Knee Arthroplasty

Continuing Education Activity

Knee arthroplasty is the reconstruction of the knee joint. It is more commonly referred to as a total knee replacement and is a very reliable procedure with predictable results. Total knee arthroplasty (TKA) is an excellent treatment option for individuals with symptomatic osteoarthritis in at least 2 of the 3 compartments of the knee who have failed conservative treatment. This activity describes the indications, contraindications and complications of total knee arthroplasty and highlights the role of the interprofessional team in the management of patients with knee arthritis.


  • Describe the indications for total knee arthroplasty.
  • Outline the contraindications to total knee arthroplasty.
  • Summarize the complications of total knee arthroplasty.
  • Explain the importance of enhancing care coordination among interprofessional team members to improve outcomes for patients undergoing total knee arthroplasty.


Knee arthroplasty is a reconstruction of the knee joint. It is more commonly referred to as a total knee replacement and is a very reliable procedure with predictable results. Total knee arthroplasty (TKA) is an excellent treatment option for individuals with symptomatic osteoarthritis in at least 2 of the 3 compartments of the knee and who have failed conservative treatment.[1][2] Additionally, partial knee arthroplasty (PKA) is an excellent treatment option for individuals with symptomatic osteoarthritis localized to 1 compartment of the knee and who have failed conservative treatment.[3] The primary goal of either surgery is durable pain relief with the improvement of functional status. 

The history of TKA dates back to the mid to late 1800s when the first implants were made from ivory and fixed to the bone using a combination of colophony and plaster of Paris. This design did not produce favorable results and was eventually replaced with metal implants in the 1930s. In the 1950s, a hinged prosthesis was designed to replace the femur and tibia, as well as the stabilizing ligaments surrounding the knee. While this produced satisfactory results, there was a high rate of failure and poor long-term outcome due to the failure of reproducing the natural kinematics of the knee joint.  This was subsequently replaced with a prosthesis that replicated the shape of the distal femur, preserved the collateral and cruciate ligaments, and consisted of a plastic bearing on the tibia. Since this breakthrough in prosthesis in the 1970s, the design has evolved to focus on replicating the anatomy and normal function of the knee joint. Furthermore, advances have been made in fixation techniques and wear properties of the bearing surface which positively affects the longevity of the knee replacement.[4]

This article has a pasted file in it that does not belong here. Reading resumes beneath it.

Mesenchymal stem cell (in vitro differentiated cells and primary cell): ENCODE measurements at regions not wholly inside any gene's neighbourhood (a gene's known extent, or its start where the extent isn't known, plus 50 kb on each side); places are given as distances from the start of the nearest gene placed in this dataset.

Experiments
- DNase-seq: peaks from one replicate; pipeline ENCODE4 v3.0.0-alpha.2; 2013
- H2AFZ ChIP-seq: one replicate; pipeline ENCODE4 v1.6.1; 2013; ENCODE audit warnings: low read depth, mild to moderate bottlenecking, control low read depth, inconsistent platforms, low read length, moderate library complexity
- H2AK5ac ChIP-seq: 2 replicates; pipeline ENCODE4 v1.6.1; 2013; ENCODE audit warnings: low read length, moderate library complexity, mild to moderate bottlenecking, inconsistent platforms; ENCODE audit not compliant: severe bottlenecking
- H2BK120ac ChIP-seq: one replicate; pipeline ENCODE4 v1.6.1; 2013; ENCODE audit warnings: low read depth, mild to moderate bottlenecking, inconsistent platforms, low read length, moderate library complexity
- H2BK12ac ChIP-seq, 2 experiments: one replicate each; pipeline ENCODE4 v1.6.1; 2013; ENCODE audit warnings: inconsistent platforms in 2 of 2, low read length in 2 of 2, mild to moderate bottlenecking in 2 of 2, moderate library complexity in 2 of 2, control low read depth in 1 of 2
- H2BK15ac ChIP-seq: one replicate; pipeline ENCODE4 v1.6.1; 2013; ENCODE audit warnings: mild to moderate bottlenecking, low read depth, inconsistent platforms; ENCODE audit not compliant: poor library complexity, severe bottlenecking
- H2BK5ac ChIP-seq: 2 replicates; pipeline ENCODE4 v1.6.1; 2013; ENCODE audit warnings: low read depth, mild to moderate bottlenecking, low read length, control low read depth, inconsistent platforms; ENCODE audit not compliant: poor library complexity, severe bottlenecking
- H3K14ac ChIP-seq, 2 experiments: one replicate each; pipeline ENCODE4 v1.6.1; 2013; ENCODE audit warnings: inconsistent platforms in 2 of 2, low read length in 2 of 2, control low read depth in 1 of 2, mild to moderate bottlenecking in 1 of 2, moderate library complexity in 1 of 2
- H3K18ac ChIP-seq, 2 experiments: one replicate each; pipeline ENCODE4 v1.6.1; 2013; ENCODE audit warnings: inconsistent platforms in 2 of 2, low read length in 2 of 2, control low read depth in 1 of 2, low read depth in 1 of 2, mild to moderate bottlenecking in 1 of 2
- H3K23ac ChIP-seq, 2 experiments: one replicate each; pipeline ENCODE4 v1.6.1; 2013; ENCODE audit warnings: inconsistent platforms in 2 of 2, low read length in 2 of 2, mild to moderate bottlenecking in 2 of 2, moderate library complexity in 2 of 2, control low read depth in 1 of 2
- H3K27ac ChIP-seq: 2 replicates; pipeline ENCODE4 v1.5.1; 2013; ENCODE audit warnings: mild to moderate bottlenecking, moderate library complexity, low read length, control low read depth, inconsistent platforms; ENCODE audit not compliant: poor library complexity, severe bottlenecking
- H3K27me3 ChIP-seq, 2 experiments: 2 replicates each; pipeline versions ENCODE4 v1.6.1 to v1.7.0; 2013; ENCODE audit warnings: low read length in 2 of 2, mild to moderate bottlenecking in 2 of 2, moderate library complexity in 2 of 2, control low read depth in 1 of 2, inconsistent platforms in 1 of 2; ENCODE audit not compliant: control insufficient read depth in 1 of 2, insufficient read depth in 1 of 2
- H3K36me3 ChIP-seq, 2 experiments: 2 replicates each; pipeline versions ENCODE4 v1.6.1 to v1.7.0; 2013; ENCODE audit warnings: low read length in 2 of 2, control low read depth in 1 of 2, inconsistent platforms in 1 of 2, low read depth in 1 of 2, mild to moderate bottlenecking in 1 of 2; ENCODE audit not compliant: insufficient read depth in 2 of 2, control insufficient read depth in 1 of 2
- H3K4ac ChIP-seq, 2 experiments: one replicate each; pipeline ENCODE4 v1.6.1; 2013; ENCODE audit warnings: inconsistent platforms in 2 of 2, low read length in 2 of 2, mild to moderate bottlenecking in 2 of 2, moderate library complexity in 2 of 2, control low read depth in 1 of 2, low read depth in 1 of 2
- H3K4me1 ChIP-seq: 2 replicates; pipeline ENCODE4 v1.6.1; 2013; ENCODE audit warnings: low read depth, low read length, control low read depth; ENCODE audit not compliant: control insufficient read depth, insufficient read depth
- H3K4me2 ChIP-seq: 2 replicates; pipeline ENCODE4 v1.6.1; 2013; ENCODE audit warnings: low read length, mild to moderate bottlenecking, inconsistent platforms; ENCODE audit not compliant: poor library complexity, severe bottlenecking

Anatomy and Physiology

The knee is a synovial hinge joint with minimal rotational motion. It is comprised of the distal femur, proximal tibia, and the patella. There are 3 separate articulations and compartments: medial femorotibial, lateral femorotibial, and patellofemoral. The stability of the knee joint is provided by the congruity of the joint as well as by the collateral ligaments. The capsule surrounds the entire joint and extends proximally into the suprapatellar pouch. Articular cartilage covers the femoral condyles, tibial plateaus, trochlear groove, and patellar facets. Menisci are interposed in the medial and lateral compartments between the femur and tibia which act to protect the articular cartilage and support the knee.